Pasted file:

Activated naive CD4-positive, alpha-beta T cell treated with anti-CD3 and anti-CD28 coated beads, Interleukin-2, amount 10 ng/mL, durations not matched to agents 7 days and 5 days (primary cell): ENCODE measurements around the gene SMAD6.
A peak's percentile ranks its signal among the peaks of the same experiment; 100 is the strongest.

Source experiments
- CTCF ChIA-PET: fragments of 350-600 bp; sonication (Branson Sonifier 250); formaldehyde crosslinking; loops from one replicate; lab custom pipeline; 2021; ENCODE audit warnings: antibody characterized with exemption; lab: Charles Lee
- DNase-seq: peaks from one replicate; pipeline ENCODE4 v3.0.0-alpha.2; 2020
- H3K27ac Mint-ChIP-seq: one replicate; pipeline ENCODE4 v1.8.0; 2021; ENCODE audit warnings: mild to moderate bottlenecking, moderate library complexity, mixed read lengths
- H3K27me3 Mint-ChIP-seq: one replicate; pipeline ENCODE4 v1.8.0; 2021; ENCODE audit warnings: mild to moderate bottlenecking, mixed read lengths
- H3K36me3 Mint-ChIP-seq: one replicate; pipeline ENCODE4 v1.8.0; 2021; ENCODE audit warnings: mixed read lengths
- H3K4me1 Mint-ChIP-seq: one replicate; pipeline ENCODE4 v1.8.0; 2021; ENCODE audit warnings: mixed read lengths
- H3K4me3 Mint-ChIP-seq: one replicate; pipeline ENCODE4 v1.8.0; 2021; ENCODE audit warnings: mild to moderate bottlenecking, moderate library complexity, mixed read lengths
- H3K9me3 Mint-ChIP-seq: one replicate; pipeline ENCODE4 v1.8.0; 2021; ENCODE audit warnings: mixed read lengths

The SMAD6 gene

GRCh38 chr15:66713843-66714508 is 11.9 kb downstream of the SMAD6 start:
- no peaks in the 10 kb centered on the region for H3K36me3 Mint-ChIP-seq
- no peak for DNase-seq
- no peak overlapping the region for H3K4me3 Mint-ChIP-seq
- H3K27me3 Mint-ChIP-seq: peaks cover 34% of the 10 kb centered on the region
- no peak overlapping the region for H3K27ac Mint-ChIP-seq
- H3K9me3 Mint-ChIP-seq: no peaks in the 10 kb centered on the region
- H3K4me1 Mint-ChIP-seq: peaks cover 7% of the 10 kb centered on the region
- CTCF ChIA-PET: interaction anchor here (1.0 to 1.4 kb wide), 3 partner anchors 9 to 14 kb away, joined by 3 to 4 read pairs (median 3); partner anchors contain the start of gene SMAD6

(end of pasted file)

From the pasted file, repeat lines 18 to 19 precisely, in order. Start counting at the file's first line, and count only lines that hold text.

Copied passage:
- no peak overlapping the region for H3K27ac Mint-ChIP-seq
- H3K9me3 Mint-ChIP-seq: no peaks in the 10 kb centered on the region